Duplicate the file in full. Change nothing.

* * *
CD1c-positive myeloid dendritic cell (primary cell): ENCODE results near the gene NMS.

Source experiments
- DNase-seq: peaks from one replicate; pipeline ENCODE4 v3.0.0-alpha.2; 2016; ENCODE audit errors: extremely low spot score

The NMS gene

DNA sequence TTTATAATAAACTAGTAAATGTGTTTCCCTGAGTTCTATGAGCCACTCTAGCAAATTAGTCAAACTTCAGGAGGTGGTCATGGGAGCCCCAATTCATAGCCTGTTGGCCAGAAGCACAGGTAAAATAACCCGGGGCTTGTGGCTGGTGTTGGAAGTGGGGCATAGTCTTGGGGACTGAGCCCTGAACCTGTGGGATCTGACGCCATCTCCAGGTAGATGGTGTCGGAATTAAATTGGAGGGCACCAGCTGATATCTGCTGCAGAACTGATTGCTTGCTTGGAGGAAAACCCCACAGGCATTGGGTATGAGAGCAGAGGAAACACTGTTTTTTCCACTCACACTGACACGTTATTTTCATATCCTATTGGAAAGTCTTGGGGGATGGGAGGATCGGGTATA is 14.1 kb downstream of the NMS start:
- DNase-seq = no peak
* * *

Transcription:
CD1c-positive myeloid dendritic cell (primary cell): ENCODE results near the gene NMS.

Source experiments
- DNase-seq: peaks from one replicate; pipeline ENCODE4 v3.0.0-alpha.2; 2016; ENCODE audit errors: extremely low spot score

The NMS gene

DNA sequence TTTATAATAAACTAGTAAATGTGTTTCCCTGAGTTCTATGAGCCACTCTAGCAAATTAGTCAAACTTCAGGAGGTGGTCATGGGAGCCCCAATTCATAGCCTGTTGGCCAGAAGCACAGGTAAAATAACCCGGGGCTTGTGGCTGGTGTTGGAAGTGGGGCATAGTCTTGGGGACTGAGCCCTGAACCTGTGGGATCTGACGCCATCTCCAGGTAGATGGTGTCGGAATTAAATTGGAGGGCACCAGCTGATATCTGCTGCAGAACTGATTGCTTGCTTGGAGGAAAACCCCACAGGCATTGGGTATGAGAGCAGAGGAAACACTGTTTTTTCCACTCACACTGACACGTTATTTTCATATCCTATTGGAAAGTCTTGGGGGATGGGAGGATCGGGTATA is 14.1 kb downstream of the NMS start:
- DNase-seq = no peak